Bonnie Naradzay
Red Onion

Left to ripen underground, it secretly builds transparent striations

of  skin upon skin, each silky-thin, then swells to a purple-red globe,

bulging, tinged with brown, packed tight in the papery casing, caked

with dirt, a fringe of dried root underneath, but clean inside, a tincture

that clings to the knife, stings eyes, sinks into fingers.   Unlike the lotus,

the onion cannot unfold;  no, one must slice  through the dripping pink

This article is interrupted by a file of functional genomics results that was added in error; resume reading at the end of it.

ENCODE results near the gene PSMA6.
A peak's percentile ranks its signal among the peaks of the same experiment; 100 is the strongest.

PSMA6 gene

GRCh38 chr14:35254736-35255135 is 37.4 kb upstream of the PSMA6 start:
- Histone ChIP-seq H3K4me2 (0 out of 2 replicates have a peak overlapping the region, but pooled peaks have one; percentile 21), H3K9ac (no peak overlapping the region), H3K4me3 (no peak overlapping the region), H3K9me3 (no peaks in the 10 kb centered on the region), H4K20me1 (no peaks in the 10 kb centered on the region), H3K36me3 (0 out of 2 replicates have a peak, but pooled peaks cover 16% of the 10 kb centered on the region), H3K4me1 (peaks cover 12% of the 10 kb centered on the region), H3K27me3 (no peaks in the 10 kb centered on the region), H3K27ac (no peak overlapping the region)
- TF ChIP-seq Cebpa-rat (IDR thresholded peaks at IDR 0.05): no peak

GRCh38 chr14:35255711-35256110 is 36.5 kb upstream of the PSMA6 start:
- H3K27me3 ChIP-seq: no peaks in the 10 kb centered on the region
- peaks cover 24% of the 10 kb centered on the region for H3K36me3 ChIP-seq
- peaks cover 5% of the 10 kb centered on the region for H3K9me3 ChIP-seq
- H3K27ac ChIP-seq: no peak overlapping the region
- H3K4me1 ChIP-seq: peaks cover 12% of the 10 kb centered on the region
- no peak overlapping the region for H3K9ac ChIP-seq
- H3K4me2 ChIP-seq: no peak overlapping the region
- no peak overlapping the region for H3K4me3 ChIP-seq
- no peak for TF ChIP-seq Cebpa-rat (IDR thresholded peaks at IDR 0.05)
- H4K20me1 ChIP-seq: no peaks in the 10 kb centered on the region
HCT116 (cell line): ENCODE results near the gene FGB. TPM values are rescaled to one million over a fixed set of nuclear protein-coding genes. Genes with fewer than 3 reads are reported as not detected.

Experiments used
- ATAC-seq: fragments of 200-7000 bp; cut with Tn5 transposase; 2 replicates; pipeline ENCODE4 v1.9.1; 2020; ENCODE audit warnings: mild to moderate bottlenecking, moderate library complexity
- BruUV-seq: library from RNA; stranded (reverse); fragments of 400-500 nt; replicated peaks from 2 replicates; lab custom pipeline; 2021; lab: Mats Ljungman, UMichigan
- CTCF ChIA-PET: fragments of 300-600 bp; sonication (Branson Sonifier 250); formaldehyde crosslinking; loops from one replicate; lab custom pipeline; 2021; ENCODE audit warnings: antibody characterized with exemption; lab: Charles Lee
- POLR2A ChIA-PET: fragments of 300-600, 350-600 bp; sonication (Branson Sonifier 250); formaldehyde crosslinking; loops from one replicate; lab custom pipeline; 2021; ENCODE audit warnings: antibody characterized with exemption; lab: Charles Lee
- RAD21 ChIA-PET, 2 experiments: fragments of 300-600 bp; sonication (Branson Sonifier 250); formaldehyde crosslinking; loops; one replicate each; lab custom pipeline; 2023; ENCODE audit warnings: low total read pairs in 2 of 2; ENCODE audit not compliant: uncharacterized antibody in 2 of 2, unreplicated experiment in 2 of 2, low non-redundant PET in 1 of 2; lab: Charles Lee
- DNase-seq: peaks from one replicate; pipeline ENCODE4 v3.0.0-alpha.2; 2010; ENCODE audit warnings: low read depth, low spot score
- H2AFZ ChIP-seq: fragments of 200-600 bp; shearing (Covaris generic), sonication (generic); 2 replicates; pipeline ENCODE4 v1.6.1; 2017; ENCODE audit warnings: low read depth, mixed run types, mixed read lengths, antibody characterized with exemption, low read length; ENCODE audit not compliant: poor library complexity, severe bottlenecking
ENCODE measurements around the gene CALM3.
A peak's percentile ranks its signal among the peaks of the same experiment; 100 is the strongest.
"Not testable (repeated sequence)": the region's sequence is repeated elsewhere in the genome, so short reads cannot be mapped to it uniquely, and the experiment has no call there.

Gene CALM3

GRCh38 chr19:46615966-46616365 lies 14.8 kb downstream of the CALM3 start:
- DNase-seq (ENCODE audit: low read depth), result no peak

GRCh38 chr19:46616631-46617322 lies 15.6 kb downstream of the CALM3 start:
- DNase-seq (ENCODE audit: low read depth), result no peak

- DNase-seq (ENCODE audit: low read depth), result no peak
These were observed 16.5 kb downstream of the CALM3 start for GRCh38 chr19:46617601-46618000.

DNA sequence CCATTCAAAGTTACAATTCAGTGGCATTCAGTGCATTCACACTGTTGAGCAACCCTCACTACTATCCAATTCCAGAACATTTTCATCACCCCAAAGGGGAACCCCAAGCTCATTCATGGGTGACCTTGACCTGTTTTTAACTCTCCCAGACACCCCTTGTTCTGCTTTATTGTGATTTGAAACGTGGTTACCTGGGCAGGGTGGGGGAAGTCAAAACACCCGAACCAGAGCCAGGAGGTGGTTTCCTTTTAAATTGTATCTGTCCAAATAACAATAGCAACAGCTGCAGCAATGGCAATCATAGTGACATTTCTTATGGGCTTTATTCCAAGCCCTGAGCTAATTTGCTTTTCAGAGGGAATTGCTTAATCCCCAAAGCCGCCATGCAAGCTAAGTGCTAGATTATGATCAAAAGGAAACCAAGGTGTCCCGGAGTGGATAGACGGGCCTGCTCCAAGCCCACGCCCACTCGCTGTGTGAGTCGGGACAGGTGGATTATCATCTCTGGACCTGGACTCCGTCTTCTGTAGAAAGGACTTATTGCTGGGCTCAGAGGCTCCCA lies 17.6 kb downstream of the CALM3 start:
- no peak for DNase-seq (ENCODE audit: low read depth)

nacreous heart of it.  Then it’s a metaphor, as in:  there are too many layers

to peel back, to heal,  for our relationship to survive; it must end.

In AA they believe that separating the onion reveals the layers of truth

within.  On this level of the onion, I am crying.